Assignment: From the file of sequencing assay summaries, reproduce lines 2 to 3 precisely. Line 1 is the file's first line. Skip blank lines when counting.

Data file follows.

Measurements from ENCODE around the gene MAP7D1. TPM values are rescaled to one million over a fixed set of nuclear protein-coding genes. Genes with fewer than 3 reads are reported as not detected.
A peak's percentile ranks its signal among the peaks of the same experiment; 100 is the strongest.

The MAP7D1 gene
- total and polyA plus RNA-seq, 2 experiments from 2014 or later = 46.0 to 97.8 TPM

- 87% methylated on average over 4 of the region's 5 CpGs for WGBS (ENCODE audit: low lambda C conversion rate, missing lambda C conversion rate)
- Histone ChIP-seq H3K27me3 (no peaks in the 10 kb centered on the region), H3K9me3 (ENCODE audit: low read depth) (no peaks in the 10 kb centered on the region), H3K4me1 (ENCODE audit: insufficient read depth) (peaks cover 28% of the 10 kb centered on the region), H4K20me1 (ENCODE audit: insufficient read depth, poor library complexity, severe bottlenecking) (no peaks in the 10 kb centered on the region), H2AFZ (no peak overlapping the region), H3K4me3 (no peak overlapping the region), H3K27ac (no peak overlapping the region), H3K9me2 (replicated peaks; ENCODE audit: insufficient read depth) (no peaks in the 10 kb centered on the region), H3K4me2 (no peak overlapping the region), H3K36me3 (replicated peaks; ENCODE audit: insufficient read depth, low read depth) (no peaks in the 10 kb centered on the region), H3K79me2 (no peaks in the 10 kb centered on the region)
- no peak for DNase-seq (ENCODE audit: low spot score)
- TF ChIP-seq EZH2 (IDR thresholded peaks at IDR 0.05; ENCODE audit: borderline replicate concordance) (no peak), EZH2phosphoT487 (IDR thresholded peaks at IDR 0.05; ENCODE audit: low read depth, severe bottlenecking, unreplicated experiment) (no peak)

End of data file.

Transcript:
A peak's percentile ranks its signal among the peaks of the same experiment; 100 is the strongest.

The MAP7D1 gene